PERC dismisses unfair labor charge lodged against Council 2by County and City Employee Writer on December 3, 2013
THE PUBLIC EMPLOYMENT RELATIONS COMMISSION has dismissed an unfair labor practice charge filed by Clallam County against Council 2.
The county argued that a mutual mistake had occurred in reopening bargaining on the terms of an agreement.
But the commission rejected that argument, finding in favor of Council 2 and dismissing the unfair labor charge.
Evidence before the commission was that in the fall of 2012, due to a budget crisis, the unions and Clallam County agreed to open the collective bargaining agreement and enter into concession bargaining to avoid layoffs.
The agreement called for the previously bargained increase in the cost-of-living allowance (COLA) for 2012 to be retained, but the increase would be paid back to the employer through increased medical premium payments. The result would be no increase in income for the employees, a concession to avoid layoffs.
During the bargaining process, Clallam County representatives suggested the 2012 medical premium payback should be extended into 2013.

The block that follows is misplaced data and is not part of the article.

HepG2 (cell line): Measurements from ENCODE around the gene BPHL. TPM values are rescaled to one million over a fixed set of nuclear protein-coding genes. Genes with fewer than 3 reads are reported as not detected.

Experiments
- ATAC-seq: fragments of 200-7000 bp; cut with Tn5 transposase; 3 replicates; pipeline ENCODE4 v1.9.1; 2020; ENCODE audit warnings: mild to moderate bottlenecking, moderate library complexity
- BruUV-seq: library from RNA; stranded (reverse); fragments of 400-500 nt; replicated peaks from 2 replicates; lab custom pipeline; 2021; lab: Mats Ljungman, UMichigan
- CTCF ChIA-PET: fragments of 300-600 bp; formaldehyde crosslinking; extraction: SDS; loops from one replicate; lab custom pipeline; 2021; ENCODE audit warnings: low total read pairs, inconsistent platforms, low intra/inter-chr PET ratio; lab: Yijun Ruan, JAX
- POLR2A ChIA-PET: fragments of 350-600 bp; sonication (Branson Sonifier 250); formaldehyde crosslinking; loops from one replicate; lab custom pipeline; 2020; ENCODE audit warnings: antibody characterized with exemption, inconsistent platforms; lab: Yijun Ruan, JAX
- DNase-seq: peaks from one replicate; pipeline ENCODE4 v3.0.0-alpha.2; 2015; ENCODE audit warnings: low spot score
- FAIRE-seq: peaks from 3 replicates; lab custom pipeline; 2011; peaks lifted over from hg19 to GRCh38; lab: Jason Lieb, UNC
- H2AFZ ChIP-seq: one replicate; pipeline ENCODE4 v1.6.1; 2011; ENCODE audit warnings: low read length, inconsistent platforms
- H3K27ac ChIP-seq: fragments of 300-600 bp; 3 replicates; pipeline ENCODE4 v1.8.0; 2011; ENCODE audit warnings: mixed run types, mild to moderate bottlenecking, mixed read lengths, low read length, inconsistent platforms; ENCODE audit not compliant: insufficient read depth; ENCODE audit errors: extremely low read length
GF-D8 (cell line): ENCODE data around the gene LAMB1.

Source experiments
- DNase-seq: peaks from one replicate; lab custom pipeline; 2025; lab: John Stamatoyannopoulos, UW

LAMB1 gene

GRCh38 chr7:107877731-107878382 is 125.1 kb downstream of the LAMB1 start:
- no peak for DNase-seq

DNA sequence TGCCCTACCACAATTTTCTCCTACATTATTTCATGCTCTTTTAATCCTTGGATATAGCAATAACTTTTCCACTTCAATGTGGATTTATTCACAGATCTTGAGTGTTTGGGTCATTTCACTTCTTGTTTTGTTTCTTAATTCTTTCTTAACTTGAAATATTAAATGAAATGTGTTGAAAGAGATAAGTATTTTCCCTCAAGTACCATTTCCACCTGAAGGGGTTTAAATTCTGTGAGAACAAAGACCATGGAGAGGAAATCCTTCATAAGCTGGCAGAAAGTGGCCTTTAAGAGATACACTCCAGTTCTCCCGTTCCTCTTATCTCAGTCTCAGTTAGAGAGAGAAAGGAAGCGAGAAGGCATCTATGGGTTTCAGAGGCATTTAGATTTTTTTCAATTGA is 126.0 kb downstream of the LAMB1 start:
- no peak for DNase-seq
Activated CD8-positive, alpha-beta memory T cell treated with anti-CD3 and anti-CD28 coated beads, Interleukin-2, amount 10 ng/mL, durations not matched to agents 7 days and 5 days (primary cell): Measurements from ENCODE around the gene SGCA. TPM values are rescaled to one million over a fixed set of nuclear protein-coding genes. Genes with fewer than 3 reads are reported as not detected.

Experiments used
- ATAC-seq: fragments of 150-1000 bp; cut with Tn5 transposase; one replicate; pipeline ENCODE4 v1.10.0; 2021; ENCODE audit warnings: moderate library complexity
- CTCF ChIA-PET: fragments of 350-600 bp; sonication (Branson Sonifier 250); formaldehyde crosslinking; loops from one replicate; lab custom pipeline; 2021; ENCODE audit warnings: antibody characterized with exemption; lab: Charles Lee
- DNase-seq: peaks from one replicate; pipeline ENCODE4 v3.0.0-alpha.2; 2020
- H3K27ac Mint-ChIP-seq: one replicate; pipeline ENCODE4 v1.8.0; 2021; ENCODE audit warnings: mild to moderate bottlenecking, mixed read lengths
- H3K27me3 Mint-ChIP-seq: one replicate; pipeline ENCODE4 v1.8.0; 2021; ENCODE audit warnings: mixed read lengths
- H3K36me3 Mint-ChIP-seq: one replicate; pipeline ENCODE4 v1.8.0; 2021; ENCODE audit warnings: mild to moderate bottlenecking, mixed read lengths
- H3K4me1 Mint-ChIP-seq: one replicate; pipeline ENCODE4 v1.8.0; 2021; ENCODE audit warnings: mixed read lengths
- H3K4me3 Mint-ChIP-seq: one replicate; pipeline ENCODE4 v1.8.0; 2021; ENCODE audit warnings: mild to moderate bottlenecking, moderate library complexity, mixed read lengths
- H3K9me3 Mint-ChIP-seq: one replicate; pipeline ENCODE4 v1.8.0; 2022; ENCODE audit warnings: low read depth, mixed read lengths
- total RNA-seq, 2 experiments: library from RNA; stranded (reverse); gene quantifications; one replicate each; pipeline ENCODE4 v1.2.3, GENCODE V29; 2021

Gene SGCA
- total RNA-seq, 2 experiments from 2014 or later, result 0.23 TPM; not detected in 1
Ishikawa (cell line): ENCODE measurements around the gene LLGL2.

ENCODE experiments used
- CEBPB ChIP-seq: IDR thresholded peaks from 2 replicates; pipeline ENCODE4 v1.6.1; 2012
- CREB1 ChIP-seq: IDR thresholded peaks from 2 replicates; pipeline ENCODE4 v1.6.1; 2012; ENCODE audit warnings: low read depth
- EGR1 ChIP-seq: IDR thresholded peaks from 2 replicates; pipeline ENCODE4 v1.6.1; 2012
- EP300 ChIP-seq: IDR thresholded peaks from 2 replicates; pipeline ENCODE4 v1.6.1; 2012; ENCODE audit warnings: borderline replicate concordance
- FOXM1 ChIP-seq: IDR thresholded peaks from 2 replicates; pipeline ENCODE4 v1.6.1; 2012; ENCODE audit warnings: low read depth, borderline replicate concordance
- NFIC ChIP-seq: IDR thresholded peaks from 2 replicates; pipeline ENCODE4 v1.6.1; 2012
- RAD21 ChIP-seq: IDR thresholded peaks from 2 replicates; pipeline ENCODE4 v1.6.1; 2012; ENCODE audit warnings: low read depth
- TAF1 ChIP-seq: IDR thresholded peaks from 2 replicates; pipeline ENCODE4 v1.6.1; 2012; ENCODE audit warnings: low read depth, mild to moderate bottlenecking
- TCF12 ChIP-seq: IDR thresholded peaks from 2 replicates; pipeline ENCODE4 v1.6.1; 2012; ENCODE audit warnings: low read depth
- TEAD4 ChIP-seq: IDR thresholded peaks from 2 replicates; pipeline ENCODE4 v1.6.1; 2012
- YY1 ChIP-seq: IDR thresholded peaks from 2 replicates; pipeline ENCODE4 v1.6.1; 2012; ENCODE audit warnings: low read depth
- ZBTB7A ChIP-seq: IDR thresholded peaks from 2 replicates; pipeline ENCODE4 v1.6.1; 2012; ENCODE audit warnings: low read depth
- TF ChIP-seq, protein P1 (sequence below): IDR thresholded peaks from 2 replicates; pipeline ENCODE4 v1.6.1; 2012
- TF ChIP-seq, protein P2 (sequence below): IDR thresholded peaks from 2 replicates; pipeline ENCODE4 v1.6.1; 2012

The union rejected that proposal, arguing that the 2012 COLA increase should apply in both years, but the payback should apply only to 2012.
After arguing the position back and forth in e-mail messages, the county eventually accepted the union’s position in the agreed-upon memorandum of agreement documents.
But later Clallam County once more picked up the contention that the payback stipulation applied to 2013 as well as 2012, arguing that the person who had made the agreement that it applied only to 2012 did not have the authority to act on behalf of the county.
The commission dismissed the county’s argument.
“Both parties understood the MOAs were for a 2012 cola payback in 2012 only,” the commission found. “The written instruments accurately reflected the parties’ intent and were ratified by both the unions and the employer.”
In dismissing the unfair labor practice charge, the commission found that the person making the agreement had the authority to do so and that the unions did not breach their good faith bargaining obligation.
Senior Counsel Audrey Eide appeared for Council 2.